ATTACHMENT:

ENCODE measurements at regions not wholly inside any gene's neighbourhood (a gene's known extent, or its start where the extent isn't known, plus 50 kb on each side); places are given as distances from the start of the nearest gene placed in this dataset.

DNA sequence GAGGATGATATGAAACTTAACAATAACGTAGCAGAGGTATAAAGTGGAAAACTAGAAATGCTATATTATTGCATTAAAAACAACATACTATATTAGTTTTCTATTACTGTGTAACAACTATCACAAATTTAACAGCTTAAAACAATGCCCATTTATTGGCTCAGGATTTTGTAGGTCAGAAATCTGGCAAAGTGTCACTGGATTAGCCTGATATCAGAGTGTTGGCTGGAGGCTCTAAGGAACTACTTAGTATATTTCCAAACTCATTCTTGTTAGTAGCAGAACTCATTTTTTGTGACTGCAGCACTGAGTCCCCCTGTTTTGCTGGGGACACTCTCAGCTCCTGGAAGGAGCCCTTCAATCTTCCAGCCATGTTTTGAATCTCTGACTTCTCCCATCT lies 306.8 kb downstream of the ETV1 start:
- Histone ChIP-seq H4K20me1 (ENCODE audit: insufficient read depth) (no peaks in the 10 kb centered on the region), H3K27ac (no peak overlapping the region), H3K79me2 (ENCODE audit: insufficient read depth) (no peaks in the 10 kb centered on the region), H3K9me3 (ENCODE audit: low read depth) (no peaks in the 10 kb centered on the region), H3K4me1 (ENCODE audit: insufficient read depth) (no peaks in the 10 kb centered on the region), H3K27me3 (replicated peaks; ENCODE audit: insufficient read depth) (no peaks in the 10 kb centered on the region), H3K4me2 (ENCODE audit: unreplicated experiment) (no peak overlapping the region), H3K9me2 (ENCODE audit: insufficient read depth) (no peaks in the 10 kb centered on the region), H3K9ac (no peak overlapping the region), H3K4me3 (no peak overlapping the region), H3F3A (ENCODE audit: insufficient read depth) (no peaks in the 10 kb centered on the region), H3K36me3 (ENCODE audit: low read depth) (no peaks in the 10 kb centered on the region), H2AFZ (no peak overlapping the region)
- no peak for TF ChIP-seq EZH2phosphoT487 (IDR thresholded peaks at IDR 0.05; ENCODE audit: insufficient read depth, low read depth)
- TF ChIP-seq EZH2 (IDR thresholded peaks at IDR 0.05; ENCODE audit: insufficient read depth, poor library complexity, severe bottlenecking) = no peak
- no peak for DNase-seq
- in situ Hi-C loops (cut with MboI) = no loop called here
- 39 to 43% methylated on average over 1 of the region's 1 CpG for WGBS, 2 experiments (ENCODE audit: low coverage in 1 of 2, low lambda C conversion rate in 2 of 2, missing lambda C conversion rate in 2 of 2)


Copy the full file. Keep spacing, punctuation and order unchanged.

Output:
ENCODE measurements at regions not wholly inside any gene's neighbourhood (a gene's known extent, or its start where the extent isn't known, plus 50 kb on each side); places are given as distances from the start of the nearest gene placed in this dataset.

DNA sequence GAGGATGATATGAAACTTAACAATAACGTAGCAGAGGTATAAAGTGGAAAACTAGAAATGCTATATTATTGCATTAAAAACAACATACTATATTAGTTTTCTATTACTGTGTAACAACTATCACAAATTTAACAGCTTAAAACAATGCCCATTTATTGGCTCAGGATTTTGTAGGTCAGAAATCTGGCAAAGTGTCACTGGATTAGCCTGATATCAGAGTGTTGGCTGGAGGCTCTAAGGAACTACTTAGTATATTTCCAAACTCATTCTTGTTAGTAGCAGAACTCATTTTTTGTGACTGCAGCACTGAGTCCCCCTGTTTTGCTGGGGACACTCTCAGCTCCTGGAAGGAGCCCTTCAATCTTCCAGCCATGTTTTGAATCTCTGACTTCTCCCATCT lies 306.8 kb downstream of the ETV1 start:
- Histone ChIP-seq H4K20me1 (ENCODE audit: insufficient read depth) (no peaks in the 10 kb centered on the region), H3K27ac (no peak overlapping the region), H3K79me2 (ENCODE audit: insufficient read depth) (no peaks in the 10 kb centered on the region), H3K9me3 (ENCODE audit: low read depth) (no peaks in the 10 kb centered on the region), H3K4me1 (ENCODE audit: insufficient read depth) (no peaks in the 10 kb centered on the region), H3K27me3 (replicated peaks; ENCODE audit: insufficient read depth) (no peaks in the 10 kb centered on the region), H3K4me2 (ENCODE audit: unreplicated experiment) (no peak overlapping the region), H3K9me2 (ENCODE audit: insufficient read depth) (no peaks in the 10 kb centered on the region), H3K9ac (no peak overlapping the region), H3K4me3 (no peak overlapping the region), H3F3A (ENCODE audit: insufficient read depth) (no peaks in the 10 kb centered on the region), H3K36me3 (ENCODE audit: low read depth) (no peaks in the 10 kb centered on the region), H2AFZ (no peak overlapping the region)
- no peak for TF ChIP-seq EZH2phosphoT487 (IDR thresholded peaks at IDR 0.05; ENCODE audit: insufficient read depth, low read depth)
- TF ChIP-seq EZH2 (IDR thresholded peaks at IDR 0.05; ENCODE audit: insufficient read depth, poor library complexity, severe bottlenecking) = no peak
- no peak for DNase-seq
- in situ Hi-C loops (cut with MboI) = no loop called here
- 39 to 43% methylated on average over 1 of the region's 1 CpG for WGBS, 2 experiments (ENCODE audit: low coverage in 1 of 2, low lambda C conversion rate in 2 of 2, missing lambda C conversion rate in 2 of 2)